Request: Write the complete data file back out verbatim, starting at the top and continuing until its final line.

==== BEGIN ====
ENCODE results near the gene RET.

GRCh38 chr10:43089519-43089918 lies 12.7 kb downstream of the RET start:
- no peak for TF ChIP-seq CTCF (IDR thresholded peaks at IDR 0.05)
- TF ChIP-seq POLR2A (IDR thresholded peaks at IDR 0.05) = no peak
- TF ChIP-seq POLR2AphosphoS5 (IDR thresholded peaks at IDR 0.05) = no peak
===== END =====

ENCODE results near the gene RET.

GRCh38 chr10:43089519-43089918 lies 12.7 kb downstream of the RET start:
- no peak for TF ChIP-seq CTCF (IDR thresholded peaks at IDR 0.05)
- TF ChIP-seq POLR2A (IDR thresholded peaks at IDR 0.05) = no peak
- TF ChIP-seq POLR2AphosphoS5 (IDR thresholded peaks at IDR 0.05) = no peak